“A Navy official said Rasch failed to provide effective leadership, leading to a lack of oversight, complacency and failure to maintain standards in the unit.”
It’s unconscionable that the Navy is making Rasch the fall guy for this incident after the Obama Administration pretended that nothing amiss had happened in the first place. After the sailors were released, Vice President Joe Biden dismissed the entire incident as the routine treatment of boats with mechanical difficulties. Denying that the U.S. had apologized to Iran, as had been widely rumored, Biden said: “When you have a problem with the boat, (do) you apologize the boat had a problem? No. And there was no looking for any apology. This was just standard nautical practice.” The sailors were blindfolded, made to kneel at gunpoint, and interrogated for hours. But Biden maintained that the entire situation was routine: “The Iranians picked up both boats — as we have picked up Iranian boats that needed to be rescued.” The Iranians, he said, “realized they were there in distress and said they would release them, and released them — like ordinary nations would do.”
Defense Secretary Ash Carter sounded similar notes, thanking Secretary of State John Kerry “for his diplomatic engagement with Iran to secure our sailors’ swift return. Around the world, the U.S. Navy routinely provides assistance to foreign sailors in distress, and we appreciate the timely way in which this situation was resolved.”
Kerry, in turn, was grateful to the Iranians: “All indications suggest or tell us that our sailors were well taken care of, provided with blankets and food and assisted with their return to the fleet earlier today.” He ascribed the Iranians’ swift release of the sailors to communications channels that had been opened during the nuclear negotiations: “I think we can all imagine how a similar situation might have played out three or four years ago, and in fact it is clear that today this kind of issue was able to be peacefully resolved and officially resolved, and that is a testament to the critical role that diplomacy plays in keeping our country safe, secure and strong.” He thanked the Iranians for their “cooperation and quick response.”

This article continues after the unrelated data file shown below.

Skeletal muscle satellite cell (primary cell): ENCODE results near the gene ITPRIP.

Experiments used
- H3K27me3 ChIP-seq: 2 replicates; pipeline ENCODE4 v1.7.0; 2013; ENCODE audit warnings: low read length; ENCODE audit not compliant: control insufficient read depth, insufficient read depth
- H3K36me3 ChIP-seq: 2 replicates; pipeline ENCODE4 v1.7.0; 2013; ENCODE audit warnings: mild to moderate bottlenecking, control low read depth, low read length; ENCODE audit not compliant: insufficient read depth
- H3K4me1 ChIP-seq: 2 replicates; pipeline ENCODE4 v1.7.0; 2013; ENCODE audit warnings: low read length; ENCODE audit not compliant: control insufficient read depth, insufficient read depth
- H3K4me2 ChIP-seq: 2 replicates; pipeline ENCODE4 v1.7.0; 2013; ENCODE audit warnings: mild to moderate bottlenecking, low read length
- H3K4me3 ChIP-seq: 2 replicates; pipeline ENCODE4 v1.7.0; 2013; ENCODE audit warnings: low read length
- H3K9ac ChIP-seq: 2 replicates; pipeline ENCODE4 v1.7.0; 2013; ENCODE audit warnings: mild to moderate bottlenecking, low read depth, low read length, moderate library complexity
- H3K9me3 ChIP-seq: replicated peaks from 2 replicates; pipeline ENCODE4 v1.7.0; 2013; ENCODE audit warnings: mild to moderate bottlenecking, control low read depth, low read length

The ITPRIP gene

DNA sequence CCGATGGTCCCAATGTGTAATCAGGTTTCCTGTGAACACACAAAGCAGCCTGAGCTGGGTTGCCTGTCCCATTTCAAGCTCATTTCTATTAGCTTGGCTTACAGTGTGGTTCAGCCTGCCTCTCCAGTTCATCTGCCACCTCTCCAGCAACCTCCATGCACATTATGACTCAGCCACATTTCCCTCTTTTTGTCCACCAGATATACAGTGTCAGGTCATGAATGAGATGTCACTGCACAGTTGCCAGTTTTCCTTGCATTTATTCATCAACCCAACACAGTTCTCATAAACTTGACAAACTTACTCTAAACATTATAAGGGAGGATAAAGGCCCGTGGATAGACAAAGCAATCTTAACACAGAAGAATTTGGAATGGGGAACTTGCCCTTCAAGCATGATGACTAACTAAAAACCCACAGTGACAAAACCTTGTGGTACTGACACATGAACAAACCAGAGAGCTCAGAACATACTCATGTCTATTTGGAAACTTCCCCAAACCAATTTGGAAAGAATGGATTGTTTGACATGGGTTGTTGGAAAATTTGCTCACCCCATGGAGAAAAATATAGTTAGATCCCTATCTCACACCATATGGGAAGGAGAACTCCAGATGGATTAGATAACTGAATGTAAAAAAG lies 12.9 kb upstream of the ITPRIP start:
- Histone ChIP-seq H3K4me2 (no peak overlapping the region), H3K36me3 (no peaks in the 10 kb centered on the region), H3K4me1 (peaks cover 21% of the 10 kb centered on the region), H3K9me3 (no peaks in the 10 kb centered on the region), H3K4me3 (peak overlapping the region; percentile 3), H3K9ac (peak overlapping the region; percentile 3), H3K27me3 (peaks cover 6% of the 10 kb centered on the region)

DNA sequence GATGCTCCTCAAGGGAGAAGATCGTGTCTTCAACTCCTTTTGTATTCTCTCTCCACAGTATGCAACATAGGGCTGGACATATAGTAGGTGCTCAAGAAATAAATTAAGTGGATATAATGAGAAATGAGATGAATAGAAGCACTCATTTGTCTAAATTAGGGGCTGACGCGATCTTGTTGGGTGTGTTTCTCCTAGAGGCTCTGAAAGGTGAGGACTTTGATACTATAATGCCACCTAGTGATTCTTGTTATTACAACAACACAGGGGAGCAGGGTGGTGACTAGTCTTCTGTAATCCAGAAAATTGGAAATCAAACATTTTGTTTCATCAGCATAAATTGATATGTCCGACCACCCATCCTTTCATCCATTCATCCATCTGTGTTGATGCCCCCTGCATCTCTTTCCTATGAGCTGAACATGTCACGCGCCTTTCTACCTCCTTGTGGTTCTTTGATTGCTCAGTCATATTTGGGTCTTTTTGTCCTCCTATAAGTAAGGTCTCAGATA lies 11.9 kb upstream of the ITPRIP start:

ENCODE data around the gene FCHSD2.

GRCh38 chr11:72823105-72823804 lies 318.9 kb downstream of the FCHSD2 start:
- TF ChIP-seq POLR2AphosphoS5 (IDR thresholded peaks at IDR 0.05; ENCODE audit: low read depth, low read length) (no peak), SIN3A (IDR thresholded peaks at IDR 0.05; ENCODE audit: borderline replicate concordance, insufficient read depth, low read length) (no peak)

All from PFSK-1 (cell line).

So if everything was that wonderful, why fire Rasch?
“Navy Fires Commander Eric Rasch Over Iran’s Detention of Sailors,” Associated Press, May 13, 2016:
The Navy has fired the commander of the 10 American sailors who entered Iranian territorial waters in the Persian Gulf and were captured and held by Iran for about 15 hours.
In a statement Thursday, the Navy said it had lost confidence in Cmdr. Eric Rasch, who was the executive officer of the squadron that included the 10 sailors at the time of the January incident. He was responsible for the training and readiness of the more than 400 sailors in the unit.
A Navy official said Rasch failed to provide effective leadership, leading to a lack of oversight, complacency and failure to maintain standards in the unit. The official was not authorized to discuss the details publicly so spoke on condition of anonymity.
Rasch has been relieved of his command duties and reassigned, the Navy said.
Although this is the first firing by the Navy regarding the incident, several other sailors received administrative reprimands. The investigation is expected to be finished by the end of the month, and others are likely to be disciplined.
Rasch was promoted to commander of the unit in April — after the Iran incident occurred, but before the preliminary investigation was done.
The sailors, nine men and one woman, were detained after their boat drifted into Iranian waters off Farsi Island, an outpost in the middle of the Persian Gulf that has been used as a base for Revolutionary Guard speedboats since the 1980s….